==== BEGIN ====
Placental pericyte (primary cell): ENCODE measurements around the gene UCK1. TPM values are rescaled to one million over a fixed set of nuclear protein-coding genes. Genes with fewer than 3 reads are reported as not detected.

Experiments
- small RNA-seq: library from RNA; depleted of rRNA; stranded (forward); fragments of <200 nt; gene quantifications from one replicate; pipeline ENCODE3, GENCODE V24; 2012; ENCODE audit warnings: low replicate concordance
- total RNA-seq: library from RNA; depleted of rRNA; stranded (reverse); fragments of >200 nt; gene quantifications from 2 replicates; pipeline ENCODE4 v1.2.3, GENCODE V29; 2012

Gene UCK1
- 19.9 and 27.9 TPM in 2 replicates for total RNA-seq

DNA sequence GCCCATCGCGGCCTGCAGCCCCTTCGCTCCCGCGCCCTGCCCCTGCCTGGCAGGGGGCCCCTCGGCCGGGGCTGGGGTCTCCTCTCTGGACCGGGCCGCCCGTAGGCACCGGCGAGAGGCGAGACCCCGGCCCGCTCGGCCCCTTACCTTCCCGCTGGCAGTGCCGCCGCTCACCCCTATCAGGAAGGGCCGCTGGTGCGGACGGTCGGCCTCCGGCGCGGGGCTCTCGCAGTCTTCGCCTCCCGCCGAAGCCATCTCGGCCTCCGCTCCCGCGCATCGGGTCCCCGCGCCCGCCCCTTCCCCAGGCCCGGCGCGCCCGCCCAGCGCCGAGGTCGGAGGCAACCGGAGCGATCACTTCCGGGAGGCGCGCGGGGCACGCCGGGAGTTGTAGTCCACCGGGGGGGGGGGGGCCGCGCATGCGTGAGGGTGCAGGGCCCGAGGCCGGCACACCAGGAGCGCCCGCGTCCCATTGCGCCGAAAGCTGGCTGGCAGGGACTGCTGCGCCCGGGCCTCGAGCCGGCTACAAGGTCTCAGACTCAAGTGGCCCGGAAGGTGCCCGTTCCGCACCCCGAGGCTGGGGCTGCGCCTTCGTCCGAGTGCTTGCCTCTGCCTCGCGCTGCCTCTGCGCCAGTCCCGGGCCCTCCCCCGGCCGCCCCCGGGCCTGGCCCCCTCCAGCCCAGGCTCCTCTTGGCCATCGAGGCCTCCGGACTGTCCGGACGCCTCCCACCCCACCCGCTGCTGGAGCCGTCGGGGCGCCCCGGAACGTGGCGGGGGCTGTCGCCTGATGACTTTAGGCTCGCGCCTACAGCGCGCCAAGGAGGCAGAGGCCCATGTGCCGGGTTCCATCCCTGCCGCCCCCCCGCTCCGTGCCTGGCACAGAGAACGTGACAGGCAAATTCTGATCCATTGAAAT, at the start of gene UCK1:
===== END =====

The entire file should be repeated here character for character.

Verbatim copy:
Placental pericyte (primary cell): ENCODE measurements around the gene UCK1. TPM values are rescaled to one million over a fixed set of nuclear protein-coding genes. Genes with fewer than 3 reads are reported as not detected.

Experiments
- small RNA-seq: library from RNA; depleted of rRNA; stranded (forward); fragments of <200 nt; gene quantifications from one replicate; pipeline ENCODE3, GENCODE V24; 2012; ENCODE audit warnings: low replicate concordance
- total RNA-seq: library from RNA; depleted of rRNA; stranded (reverse); fragments of >200 nt; gene quantifications from 2 replicates; pipeline ENCODE4 v1.2.3, GENCODE V29; 2012

Gene UCK1
- 19.9 and 27.9 TPM in 2 replicates for total RNA-seq

DNA sequence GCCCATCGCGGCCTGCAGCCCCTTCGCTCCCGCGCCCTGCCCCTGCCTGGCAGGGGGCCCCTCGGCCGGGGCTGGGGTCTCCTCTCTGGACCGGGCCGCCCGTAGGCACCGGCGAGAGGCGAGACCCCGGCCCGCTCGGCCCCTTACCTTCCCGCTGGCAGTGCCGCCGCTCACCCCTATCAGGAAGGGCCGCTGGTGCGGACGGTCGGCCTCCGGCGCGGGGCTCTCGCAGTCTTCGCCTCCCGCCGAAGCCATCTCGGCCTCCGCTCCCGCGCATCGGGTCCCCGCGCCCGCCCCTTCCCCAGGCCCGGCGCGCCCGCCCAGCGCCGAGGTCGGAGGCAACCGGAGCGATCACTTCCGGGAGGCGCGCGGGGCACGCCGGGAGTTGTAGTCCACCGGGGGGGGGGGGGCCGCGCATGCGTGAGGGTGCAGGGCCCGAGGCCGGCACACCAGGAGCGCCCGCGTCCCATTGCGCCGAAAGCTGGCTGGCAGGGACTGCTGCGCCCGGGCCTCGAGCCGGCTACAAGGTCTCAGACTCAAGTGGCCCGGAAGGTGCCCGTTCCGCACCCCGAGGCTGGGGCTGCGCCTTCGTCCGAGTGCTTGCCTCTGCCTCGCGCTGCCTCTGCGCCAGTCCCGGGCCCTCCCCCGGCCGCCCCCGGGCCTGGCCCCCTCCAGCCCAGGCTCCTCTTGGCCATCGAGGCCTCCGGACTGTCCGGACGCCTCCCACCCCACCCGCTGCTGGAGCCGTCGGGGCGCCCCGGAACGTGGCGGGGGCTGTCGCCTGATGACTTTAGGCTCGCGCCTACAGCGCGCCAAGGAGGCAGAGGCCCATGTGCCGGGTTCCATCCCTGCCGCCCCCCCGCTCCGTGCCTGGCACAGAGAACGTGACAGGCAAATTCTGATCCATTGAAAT, at the start of gene UCK1: